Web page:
World Health Organization Unveils Overdue Reforms, But Many Wonder If That Can Fix Group’s ‘Birth Defect’
Director-General Tedros Adhanom Ghebreyesus is targeting the health care of billions of people around the world and is promising a back-to-basics approach with focus on "universal health coverage." But getting regional offices to follow has been problematic.
The New York Times:
W.H.O. Chief Plans To Reorganize A Vast Bureaucracy
The World Health Organization on Wednesday announced a long-awaited restructuring intended to streamline the agency — and strongly hinted that it intended to shake up some staffers’ resistance to change. The announcement, made in a lengthy and mostly cheerful speech delivered jointly by the organization’s director general, Tedros Adhanom Ghebreyesus, and the directors of the agency’s six regional offices, aims to serve the W.H.O.’s new targets: to get affordable health care to the world’s poorest 1 billion people; to better protect them against epidemics; and to help them enjoy better health, including protection from noncommunicable diseases like cancer. (McNeil, 3/6)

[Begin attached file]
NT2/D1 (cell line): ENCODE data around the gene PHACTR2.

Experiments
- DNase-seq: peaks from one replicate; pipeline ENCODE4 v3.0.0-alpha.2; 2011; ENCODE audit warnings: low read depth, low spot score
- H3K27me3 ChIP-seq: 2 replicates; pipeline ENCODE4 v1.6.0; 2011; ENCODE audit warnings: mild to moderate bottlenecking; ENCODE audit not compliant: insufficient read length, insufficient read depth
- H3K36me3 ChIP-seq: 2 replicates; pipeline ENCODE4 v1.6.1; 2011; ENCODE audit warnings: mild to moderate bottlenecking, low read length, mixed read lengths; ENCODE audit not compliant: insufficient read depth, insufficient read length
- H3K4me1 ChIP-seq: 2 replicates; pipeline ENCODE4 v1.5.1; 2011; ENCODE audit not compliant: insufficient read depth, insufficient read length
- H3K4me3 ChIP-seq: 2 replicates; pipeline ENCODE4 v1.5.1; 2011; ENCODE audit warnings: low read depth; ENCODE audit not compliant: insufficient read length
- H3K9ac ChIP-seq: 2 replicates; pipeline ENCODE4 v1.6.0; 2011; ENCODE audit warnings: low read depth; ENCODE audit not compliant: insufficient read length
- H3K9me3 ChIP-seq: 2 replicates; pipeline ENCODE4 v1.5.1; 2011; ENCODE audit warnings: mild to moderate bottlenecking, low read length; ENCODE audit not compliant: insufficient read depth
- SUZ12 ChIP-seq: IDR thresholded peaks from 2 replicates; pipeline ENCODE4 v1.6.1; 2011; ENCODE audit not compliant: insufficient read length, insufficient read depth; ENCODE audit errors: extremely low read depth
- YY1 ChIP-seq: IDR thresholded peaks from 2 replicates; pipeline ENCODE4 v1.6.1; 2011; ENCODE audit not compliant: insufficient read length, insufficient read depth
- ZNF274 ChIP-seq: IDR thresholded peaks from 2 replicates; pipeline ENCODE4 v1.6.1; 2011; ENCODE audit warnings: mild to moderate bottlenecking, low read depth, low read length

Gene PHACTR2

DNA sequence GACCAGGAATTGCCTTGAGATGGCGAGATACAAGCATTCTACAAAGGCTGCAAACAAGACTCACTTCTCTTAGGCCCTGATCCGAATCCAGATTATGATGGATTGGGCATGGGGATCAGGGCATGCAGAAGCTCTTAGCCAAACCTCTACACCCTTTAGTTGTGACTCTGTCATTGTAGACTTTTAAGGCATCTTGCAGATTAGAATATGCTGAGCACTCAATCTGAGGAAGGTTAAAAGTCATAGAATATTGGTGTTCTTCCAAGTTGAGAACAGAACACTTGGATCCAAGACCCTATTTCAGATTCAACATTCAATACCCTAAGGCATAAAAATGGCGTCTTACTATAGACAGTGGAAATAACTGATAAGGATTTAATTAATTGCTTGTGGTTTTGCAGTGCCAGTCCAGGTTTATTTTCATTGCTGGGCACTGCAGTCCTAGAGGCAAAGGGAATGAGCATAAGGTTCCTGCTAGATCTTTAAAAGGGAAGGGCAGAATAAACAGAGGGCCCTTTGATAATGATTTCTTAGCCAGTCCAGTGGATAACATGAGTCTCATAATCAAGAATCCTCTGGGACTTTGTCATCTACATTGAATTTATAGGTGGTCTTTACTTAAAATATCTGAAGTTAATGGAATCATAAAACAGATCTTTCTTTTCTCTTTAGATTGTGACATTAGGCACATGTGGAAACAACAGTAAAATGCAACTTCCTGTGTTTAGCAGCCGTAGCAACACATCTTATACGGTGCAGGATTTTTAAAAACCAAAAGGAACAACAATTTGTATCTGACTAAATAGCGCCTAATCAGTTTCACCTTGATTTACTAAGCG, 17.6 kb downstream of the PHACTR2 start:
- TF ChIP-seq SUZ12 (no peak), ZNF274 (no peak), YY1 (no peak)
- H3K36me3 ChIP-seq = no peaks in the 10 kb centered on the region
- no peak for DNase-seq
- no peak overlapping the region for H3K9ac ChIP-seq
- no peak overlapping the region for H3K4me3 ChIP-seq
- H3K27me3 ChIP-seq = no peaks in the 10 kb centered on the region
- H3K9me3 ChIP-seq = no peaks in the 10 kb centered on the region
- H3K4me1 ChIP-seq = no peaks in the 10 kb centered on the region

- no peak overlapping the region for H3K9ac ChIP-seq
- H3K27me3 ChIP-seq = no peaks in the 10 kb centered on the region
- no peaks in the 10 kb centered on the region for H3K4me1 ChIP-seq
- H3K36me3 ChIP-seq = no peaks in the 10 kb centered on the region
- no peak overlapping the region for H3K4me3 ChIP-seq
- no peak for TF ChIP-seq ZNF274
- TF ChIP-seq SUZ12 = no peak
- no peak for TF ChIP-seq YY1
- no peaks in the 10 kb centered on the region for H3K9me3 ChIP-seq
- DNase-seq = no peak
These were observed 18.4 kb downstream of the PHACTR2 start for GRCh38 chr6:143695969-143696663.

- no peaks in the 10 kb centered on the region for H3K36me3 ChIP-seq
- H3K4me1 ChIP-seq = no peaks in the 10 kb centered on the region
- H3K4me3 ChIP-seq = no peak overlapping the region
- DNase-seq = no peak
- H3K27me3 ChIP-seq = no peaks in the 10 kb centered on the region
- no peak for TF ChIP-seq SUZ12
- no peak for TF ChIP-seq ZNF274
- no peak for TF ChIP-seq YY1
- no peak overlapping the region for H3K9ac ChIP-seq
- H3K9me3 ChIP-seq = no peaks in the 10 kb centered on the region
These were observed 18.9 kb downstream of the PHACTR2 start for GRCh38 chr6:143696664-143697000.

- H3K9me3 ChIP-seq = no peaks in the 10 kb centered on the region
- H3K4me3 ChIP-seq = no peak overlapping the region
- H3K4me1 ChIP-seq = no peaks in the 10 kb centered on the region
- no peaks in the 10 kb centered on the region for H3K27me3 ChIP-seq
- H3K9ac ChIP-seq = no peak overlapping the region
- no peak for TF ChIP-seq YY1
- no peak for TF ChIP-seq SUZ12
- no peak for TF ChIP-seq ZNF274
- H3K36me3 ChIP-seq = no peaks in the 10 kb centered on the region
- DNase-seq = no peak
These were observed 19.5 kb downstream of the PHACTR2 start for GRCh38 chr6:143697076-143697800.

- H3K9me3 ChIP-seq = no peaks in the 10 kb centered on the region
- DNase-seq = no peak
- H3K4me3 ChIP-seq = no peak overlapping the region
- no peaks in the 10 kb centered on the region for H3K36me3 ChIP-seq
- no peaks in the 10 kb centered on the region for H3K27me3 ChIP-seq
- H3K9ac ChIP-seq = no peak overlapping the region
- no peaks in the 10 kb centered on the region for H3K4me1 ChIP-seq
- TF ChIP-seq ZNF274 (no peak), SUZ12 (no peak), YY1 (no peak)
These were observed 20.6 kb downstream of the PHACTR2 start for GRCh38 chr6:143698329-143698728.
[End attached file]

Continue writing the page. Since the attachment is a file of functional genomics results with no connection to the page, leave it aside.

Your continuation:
WHO Chief Unveils Reforms, With More Science, Apps And An Academy
His back-to-basics approach won fervent support among health ministers, partly reflecting the WHO's failure in 2014 to seize on what became the world's worst Ebola outbreak, and the fact that many of the 11,300 deaths in that outbreak would have been prevented by better primary healthcare in West Africa. Announcing the reforms, Tedros told WHO staff that UHC is the "WHO's top priority, and is central to everything we do". (UHC). (3/6)